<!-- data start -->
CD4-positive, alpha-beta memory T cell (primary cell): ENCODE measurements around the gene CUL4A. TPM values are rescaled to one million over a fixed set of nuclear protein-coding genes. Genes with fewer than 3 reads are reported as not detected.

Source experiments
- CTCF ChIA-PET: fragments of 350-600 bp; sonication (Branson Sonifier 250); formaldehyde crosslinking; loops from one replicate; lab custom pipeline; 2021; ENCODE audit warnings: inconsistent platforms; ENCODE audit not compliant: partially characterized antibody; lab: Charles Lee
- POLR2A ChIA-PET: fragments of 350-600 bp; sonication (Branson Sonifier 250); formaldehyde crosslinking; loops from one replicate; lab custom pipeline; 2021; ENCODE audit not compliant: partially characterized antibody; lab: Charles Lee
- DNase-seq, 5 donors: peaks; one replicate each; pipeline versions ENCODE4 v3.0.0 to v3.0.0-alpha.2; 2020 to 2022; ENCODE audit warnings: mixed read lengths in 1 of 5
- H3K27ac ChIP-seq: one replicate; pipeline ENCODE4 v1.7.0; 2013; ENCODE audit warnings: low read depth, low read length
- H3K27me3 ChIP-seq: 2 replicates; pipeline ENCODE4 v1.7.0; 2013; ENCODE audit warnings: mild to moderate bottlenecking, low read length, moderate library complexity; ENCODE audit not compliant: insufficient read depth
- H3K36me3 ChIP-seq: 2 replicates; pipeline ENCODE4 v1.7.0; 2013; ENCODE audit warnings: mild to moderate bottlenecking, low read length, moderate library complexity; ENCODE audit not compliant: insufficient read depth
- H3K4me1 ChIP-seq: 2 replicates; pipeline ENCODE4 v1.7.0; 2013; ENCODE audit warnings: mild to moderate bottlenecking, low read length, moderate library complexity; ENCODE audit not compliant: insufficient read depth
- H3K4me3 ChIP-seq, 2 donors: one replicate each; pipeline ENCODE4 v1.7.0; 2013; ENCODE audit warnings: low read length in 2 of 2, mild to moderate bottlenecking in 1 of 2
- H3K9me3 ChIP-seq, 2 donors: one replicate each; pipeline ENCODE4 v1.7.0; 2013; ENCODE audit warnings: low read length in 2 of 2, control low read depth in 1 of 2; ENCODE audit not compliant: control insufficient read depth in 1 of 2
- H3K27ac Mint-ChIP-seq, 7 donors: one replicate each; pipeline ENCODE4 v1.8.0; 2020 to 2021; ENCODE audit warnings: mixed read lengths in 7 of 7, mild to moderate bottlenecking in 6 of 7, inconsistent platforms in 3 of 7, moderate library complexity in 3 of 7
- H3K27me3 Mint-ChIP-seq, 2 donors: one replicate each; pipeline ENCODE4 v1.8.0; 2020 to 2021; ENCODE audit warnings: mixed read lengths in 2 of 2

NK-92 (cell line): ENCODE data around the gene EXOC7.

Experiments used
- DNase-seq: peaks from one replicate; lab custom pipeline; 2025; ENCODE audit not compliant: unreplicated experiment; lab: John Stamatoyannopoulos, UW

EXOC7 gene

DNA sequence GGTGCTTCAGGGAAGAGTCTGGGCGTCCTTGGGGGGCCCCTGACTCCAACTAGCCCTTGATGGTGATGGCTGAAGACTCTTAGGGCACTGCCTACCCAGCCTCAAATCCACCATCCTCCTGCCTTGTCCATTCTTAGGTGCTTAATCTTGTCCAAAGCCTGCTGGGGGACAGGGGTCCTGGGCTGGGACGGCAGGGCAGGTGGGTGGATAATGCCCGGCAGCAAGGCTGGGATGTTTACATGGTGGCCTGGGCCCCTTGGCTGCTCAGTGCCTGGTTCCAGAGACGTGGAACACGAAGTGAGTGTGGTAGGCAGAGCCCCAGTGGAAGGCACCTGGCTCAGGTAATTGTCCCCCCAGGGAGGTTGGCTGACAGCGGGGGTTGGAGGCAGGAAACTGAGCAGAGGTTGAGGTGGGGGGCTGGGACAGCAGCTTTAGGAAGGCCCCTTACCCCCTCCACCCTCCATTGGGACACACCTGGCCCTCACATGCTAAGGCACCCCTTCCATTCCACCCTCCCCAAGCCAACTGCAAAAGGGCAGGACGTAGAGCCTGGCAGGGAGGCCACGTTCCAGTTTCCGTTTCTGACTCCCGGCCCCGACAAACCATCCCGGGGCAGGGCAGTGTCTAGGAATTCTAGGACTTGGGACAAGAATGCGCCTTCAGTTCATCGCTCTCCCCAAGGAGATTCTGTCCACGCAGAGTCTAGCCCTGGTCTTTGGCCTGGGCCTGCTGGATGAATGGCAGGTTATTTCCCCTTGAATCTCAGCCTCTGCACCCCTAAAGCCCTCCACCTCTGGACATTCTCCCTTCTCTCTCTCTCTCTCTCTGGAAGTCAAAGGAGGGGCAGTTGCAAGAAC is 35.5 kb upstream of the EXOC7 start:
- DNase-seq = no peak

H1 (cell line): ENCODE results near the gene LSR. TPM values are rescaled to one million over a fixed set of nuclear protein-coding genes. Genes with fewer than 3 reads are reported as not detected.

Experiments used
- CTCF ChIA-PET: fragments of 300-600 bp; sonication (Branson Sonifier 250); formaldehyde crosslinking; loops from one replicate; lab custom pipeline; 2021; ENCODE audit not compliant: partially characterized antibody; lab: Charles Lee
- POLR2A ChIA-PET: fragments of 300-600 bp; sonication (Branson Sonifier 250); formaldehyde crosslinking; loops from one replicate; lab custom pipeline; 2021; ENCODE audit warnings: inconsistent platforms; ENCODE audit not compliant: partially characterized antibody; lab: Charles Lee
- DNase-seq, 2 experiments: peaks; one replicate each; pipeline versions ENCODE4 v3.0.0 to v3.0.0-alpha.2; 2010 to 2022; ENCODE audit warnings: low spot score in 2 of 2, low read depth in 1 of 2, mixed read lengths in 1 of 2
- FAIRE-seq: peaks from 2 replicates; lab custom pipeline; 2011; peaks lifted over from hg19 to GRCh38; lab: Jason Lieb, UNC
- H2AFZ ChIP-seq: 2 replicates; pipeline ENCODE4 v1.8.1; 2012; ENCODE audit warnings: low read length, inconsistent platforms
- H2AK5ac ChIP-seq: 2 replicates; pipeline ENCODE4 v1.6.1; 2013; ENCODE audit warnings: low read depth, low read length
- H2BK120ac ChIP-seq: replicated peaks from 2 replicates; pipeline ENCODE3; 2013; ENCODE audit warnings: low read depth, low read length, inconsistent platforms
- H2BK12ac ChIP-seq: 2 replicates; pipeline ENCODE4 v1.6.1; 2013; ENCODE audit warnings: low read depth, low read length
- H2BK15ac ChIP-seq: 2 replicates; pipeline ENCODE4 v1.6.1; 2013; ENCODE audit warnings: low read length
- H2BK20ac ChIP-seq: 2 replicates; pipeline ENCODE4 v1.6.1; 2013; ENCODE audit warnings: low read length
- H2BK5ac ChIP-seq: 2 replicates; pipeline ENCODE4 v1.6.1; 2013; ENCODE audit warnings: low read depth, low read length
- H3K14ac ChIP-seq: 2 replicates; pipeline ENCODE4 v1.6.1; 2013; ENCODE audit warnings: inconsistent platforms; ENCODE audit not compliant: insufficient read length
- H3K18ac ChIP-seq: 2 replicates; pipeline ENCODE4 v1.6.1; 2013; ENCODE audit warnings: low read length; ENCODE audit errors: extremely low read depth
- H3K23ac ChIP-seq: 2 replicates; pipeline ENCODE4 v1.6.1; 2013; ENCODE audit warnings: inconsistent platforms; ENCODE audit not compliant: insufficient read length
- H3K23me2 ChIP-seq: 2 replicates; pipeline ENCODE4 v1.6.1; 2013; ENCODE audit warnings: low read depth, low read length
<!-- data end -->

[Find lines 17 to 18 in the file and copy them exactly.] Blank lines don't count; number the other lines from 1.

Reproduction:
EXOC7 gene

DNA sequence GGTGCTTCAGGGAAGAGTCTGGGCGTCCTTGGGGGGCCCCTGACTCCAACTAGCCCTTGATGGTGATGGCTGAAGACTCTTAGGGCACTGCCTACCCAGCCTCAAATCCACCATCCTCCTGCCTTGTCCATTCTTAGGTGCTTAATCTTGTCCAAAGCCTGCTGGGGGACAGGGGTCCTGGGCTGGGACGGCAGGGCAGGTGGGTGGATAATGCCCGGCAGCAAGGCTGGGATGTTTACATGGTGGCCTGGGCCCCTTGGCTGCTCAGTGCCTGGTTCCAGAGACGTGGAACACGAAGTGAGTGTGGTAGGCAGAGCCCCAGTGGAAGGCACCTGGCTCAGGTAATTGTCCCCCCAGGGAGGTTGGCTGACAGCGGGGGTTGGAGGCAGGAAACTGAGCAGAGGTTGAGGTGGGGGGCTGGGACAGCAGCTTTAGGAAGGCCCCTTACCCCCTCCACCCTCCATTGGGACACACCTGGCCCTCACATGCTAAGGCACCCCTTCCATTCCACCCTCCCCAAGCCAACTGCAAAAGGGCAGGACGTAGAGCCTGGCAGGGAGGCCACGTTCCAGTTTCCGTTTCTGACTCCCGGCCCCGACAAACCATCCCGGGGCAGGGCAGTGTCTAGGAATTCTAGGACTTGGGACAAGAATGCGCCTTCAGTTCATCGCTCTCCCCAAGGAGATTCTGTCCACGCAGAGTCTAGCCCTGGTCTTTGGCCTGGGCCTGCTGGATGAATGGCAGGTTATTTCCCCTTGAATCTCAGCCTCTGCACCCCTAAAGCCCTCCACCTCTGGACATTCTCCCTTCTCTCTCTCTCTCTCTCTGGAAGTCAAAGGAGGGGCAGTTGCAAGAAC is 35.5 kb upstream of the EXOC7 start: